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Paul McCartney's nightmares...

Even though it was well over forty years ago, I remember well my first year in teaching.

As readers of this blog (or my book) will know, my first term included the distinction of 1) losing a child on the London Underground, 2) my class class chanting in unison “We hate Newland!” and 3) a craft session with children making ornamental candles for the school Christmas Fair that all turned out to look like erect penises.

And then it got worse… it was about this time of year – the dark times of January / February, that the nightmares started.

My teaching nightmares have changed over the years. When I first started they were about never being ready, always in a rush and always being late. Then when I became a Head they started to be about trains leaving the station without me, trying to catch them before they left but never being able to get on board in time. Now… and yes! I still have them occasionally even forty-odd years later and well retired from schools, my nightmares are about not being able to control a class of kids, they won’t listen to me, they ‘cheek me’ when I try to correct them and then they just get up and walk out.

At the moment I am reading Paul McCartney’s autobiography ‘The Lyrics’ which I commend even if you’re not a Beatles fan or a native of Liverpool, as I am. I was fascinated and delighted to discover he has ‘performance anxiety’ in his dreams. Apparently it’s very common in all performers – actors, opera singers, rock musicians – the fear that an actor will forget which play they are in, an opera singer will forget their lines or an audience will get up and walk out while they’re trying to perform.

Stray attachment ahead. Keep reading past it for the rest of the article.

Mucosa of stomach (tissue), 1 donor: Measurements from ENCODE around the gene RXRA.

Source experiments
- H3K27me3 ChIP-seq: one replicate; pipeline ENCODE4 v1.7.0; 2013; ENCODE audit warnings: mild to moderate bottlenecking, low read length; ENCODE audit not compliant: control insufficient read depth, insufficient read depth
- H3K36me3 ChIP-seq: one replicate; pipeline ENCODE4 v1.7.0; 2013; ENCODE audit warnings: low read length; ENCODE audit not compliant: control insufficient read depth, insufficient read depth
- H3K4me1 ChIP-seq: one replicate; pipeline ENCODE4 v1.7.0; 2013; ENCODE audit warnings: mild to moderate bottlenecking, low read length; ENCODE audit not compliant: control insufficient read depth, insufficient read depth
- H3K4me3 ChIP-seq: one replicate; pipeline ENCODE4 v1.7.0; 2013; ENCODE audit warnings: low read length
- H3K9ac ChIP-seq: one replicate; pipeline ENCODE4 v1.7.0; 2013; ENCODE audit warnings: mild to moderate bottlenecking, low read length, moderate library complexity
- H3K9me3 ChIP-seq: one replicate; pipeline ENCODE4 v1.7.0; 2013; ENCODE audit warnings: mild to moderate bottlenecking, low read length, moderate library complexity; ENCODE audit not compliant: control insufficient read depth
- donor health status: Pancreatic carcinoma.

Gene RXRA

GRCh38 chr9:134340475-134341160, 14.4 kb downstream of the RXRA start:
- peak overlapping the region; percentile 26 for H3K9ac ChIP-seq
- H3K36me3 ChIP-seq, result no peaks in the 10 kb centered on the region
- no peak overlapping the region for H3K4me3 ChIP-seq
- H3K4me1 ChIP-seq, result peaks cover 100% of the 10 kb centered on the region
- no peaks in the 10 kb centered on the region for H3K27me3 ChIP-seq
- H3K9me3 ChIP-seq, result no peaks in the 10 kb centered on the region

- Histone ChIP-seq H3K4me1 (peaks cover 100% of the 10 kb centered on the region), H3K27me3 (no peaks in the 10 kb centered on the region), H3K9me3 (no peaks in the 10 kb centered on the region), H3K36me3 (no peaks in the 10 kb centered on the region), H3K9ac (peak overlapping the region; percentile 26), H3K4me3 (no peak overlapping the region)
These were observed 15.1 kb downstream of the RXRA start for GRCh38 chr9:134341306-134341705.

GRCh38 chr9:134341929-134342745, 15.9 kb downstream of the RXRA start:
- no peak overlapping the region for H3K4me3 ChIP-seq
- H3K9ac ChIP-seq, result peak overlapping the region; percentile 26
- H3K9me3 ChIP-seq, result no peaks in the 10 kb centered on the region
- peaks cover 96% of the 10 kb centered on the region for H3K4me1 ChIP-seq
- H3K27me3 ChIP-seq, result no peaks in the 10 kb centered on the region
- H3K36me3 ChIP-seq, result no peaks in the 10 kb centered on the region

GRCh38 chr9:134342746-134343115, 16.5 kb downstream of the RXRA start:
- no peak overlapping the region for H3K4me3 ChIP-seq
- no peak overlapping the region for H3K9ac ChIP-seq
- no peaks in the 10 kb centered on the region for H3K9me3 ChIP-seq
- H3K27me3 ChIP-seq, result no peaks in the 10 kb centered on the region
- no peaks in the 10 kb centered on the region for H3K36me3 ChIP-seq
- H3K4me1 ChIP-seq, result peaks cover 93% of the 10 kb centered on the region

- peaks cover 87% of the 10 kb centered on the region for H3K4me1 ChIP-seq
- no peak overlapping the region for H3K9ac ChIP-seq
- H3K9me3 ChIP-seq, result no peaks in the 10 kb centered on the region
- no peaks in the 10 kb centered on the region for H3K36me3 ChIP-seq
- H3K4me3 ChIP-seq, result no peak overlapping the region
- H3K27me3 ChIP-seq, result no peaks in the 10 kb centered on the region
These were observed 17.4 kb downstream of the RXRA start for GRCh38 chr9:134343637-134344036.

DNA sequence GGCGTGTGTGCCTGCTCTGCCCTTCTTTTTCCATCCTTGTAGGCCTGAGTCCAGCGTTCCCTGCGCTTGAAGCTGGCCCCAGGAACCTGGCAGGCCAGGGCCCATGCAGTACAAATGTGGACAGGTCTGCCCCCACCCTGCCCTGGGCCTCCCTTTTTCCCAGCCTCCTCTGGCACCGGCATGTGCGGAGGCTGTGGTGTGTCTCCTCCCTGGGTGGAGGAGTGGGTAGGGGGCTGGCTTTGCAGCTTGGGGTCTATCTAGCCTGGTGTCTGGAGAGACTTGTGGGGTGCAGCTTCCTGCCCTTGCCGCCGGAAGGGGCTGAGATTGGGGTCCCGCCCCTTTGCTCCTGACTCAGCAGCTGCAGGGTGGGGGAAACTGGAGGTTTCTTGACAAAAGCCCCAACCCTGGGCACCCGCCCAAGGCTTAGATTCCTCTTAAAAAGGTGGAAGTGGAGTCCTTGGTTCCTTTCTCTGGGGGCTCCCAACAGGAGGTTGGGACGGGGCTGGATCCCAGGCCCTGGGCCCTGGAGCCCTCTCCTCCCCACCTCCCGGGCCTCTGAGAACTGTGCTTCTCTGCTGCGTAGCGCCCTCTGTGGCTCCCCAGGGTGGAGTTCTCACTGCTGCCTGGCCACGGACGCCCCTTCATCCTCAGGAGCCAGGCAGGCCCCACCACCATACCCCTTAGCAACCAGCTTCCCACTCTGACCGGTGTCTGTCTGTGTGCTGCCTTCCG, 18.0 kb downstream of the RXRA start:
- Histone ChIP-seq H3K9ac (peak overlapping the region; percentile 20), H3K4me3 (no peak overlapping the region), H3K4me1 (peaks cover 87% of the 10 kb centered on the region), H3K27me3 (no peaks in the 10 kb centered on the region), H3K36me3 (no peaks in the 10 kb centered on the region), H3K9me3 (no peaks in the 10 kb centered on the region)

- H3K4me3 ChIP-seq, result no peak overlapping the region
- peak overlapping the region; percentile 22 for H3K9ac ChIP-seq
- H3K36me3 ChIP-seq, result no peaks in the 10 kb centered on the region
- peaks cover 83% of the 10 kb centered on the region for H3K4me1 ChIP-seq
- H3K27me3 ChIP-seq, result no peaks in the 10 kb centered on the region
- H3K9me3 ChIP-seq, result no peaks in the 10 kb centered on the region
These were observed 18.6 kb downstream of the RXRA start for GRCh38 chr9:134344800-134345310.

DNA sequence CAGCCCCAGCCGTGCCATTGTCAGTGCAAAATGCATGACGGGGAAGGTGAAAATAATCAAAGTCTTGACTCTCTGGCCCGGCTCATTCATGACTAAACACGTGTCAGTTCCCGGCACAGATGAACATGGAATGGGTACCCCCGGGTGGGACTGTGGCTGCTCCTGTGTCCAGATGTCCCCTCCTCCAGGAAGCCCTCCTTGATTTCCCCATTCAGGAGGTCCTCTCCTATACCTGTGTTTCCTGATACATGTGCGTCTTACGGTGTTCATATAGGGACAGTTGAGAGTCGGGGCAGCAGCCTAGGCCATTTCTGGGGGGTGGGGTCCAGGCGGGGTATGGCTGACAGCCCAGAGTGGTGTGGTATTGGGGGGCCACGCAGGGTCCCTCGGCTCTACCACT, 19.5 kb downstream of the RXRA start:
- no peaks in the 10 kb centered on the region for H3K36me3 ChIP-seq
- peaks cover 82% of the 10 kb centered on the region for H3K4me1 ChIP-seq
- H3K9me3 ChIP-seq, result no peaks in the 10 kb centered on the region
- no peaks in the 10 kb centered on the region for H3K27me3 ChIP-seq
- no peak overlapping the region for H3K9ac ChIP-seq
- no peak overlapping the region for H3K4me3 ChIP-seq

The ‘performance anxiety’ nightmares don’t feed into McCartney’s actual performances (which I can attest to having seen him just before the COVID lockdown when he wowed 20,000 people at the O2 Arena in London for three hours, non-stop) but, reassuringly for me, he says he still has them too. And Paul McCartney has been idolised as a singer-songwriter and performer for over sixty years!

He also has a very ethical but unnerving answer for himself when they happen. These nightmares remind him that if people do start walking out of his concerts, he needs to ask himself not, what’s wrong with these people; but, are we playing the wrong music?

January and February are always going to be difficult times as a teacher. But if you are a trainee or an ECT, then you may be afflicted right now by feeling of tiredness even exhaustion during these long, dark months of mid-winter. You may be struggling to manage behaviour positively or getting the kids to engage with you. You may be so unnerved by the doubt and worry that you may have chosen the wrong profession, that you are having nightmares about it, even regular ones.

Well let me tell you something that I hope will reassure and even inspire you.

You and I are in very, very good company. Thanks Paul.

Alan Newland worked as a teacher, teacher-trainer and headteacher in London for over 20 years and then for a decade with the DfE and the GTC. He now lectures on teaching and runs the award-winning social media network newteacherstalk. You can follow him on Twitter at @newteacherstalk.

His new book: ‘Becoming a teacher – the legal, ethical and moral implications of entering society’s most fundamental profession’ is published by Crown House Publishing and can be ordered here.



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